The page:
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Archaeologists search for lost world beneath the Gulf of Mexico

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A multinational team, including researchers from the University of Bradford, is conducting a study in the Gulf of Mexico to identify submerged landscapes from the last Ice Age.

The five-year project is applying offshore surveys in the Gulf of Mexico, which includes the coastlines along Texas, Louisiana, Mississippi, Alabama and Florida. This will be followed by a series of dives to verify any identified archaeological sites.

The Last Glacial Period (LGP), also known as the Last Ice Age, occurred from the end of the Last Interglacial to the end of the Younger Dryas, encompassing the period c. 115,000 – c. 11,700 years ago.

During this period, parts of the Gulf of Mexico was dry land, but melting ice caused sea levels to rise and submerge these landscapes.

To date, fewer than 50 submerged sites have been documented in the Gulf of Mexico. Many of these sites are in semi-disturbed conditions, raising numerous questions for archaeologists about the people who lived in these landscapes and their cultural identity.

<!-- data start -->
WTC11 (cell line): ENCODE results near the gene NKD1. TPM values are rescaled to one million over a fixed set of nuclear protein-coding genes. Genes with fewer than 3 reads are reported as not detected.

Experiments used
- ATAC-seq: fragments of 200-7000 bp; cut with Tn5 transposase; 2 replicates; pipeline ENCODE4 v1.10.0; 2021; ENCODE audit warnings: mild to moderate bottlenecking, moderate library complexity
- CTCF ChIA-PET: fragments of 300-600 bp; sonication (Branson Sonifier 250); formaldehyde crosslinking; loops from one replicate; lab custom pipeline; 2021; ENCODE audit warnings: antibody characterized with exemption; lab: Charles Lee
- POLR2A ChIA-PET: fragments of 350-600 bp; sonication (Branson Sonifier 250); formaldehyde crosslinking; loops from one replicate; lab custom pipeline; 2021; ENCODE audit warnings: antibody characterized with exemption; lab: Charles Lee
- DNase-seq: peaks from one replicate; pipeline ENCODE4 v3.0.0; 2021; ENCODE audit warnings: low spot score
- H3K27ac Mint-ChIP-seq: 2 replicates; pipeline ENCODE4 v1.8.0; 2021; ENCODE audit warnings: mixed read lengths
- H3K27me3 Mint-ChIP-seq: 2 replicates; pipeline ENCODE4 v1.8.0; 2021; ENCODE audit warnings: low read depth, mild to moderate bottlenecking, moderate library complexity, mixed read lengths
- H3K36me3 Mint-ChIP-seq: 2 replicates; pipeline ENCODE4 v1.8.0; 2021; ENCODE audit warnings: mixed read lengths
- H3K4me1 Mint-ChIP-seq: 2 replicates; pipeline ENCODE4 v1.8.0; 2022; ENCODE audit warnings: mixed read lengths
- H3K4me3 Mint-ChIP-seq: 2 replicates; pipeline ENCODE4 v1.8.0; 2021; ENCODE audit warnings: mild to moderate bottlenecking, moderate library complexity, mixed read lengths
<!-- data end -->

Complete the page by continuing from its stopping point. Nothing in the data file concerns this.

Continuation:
The project aims to document a large number of sites to advance scientific understanding of these periods of human history and to improve cultural heritage management practices.This will provide guidance for identifying and managing these submerged landscapes in the Gulf of Mexico, guiding US Federal policy for cultural heritage management in this sector.

Dr Cook Hale said: “One of the most important aspects of this project is knowledge transfer to Tribal Nations across the region. We know from multiple global examples that Indigenous stewardship of landscapes results in better outcomes.”

“The Gulf has a long history of offshore development in oil and gas prospection that is now evolving into green initiatives such as offshore wind. It is critical that Tribal Nations be at the forefront of caring for these landscapes going forward, and we’re really pleased to be part of a project that can support that effort,” added Dr Hale.

Header Image Credit : Shutterstock

Sources : University of Bradford

This content was originally published on www.heritagedaily.com – © 2023 – HeritageDaily

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Archaeology

Elite Petén style structures found near Kohunlich

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Construction works for a road in Section 7 of the Mayan Train have uncovered elite Petén style structures near Kohunlich in the state of Quintana Roo, Mexico.

Kohunlich is a large Maya polity that served as a regional centre along the trade routes through the southern Yucatán.

The site was first settled around 200 BC, with the majority of its monuments being built between AD 250 to AD 600 during the Early Classic Period.

The city features elevated platforms, plazas, pyramids, and citadels, all enclosed by palace platforms. The layout of Kohunlich was carefully arranged to direct drainage into a network of cisterns and a massive reservoir for rainwater collection.